Views sought on low traffic neighbourhood plans in Cheadle Heath and Cheadle

Residents in Cheadle Heath and Cheadle, Stockport, are being asked how they’d like to improve the streets where they live as part of plans to create a series of new low-traffic neighbourhoods across Greater Manchester.

Low-traffic neighbourhoods, known locally as Active Neighbourhoods, focus on prioritising the movement, health and safety of people over cars by using planters or bollards to stop rat-running on residential streets.

In Stockport, areas of Cheadle and Cheadle Heath have been chosen to receive improvements, with the plans aligning with other local cycling and walking schemes.

Residents are being asked to feedback what they like about their area, but also how it could be made better – and whether they would like to stop through traffic using their streets as a short-cut.

The latest scheme forms part of the Bee Network, a ten-year plan for Greater Manchester to deliver the ‘UK’s largest’ cycling and walking network, eventually spanning 1,800 miles. The focus is on enabling people to leave the car at home for everyday trips to school or to the shops. This will contribute to the one million additional daily sustainable journeys Greater Manchester wants to achieve by 2040, while also having wider benefits to health, congestion and clean air.

“Over the last decade traffic levels on main roads has barely risen, but journeys on residential streets have risen by a staggering 45% in Greater Manchester,” said Chris Boardman, cycling and walking commissioner for Greater Manchester. “That’s five billion more miles being driven every year past people’s front doors, mostly by people using what should be quiet neighbourhood streets as shortcuts and that’s not right.

“Neighbourhoods should be first and foremost for the people who live there, they should feel safe and able to ride, scoot or simply walk to shops and schools in comfort if they choose to, we need to get those rights back.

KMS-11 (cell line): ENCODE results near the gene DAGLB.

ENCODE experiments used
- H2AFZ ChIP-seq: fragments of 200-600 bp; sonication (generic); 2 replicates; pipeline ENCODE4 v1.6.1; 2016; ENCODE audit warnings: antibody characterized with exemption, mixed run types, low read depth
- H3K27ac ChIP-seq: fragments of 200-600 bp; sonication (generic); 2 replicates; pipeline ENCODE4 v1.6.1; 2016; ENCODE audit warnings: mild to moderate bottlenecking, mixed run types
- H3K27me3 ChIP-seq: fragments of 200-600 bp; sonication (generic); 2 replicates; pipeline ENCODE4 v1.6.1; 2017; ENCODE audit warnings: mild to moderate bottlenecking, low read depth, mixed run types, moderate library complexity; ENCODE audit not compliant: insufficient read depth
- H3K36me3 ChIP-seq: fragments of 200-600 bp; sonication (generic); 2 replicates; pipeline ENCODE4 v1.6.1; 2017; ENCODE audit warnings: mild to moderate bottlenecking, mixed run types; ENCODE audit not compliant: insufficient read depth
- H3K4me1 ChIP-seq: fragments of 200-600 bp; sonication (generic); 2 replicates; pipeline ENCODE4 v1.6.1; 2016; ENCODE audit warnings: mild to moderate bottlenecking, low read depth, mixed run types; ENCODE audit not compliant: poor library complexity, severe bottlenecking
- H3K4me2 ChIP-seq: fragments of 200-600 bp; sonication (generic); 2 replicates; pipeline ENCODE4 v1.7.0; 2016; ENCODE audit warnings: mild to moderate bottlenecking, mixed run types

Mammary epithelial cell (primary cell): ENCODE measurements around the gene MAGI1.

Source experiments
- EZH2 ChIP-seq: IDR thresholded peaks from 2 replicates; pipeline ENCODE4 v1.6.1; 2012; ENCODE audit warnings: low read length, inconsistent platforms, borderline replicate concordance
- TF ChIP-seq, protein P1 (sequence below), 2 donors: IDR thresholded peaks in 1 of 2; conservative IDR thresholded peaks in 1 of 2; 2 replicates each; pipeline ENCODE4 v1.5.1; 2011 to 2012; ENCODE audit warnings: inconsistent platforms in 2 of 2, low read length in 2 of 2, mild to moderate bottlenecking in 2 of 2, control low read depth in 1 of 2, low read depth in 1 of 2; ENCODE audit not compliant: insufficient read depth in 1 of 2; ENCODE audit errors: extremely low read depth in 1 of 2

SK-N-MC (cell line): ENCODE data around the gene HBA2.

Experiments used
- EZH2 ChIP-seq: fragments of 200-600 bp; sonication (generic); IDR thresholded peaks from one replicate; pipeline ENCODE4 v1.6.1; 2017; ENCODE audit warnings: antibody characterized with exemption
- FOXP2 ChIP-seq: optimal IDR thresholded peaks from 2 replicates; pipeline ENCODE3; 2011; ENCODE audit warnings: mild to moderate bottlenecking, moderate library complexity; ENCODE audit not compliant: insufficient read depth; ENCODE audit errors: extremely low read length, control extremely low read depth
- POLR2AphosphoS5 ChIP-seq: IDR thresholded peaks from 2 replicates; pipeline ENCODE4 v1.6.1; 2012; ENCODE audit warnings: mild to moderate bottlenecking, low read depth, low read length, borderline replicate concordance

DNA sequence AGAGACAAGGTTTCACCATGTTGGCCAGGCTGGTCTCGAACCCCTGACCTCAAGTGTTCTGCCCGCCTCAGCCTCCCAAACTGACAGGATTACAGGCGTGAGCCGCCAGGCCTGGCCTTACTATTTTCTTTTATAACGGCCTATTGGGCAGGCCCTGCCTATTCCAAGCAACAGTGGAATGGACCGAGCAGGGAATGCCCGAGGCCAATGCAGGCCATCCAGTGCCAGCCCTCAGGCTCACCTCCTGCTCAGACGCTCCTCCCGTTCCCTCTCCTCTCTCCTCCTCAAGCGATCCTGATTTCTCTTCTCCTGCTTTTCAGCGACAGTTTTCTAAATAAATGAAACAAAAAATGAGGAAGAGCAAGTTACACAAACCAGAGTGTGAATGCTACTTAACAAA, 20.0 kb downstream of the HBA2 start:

“By stopping through traffic but keeping full access to homes for people who need to go there, Active Neighbourhoods prioritise those that call it home. I’d like to encourage local residents in Stockport who want safe space outside their homes for them and their families, to get involved and tell us how they want their streets to look and feel.”

Councillor David Meller, cabinet member for economy and regeneration at Stockport Council, added: “I am really excited by the potential of an Active Neighbourhood in Cheadle and Cheadle Heath. Active Neighbourhoods can not only make it easier to move around by foot or bike, but they can address issues residents feel passionate about: from rat-running to speeding down residential streets.

“We’ve recently completed very successful engagement exercises on Active Neighbourhoods in the Heatons and Romiley and our officers are currently analysing the comments left by residents. This engagement exercise will allow us to focus on issues Cheadle and Cheadle Heath residents raise. It’s also important the idea of an Active Neighbourhood has wide approval from residents, which we’ll find out through this exercise.

“I really hope the Active Neighbourhood proposal will achieve wide support as the benefits go beyond those who just walk and cycle. By making our roads safer and less congested, the benefits can be felt by many across Cheadle and Cheadle Heath.”

There are currently low traffic neighbourhoods in every district of Greater Manchester, many of which were created during the 1990s.

This latest Active Neighbourhood is part of a GM-wide programme of ten schemes (one per district) to be delivered by Arup and Sustrans in 2021, in partnership with councils and TfGM.

Councils have submitted Active Neighbourhoods proposals as part of the wider cycling and walking programme. There are an additional two neighbourhoods each for Bolton and Stockport, totalling over 20 currently under development across Greater Manchester.

For more information and to have your say on the Cheadle Heath scheme, visit

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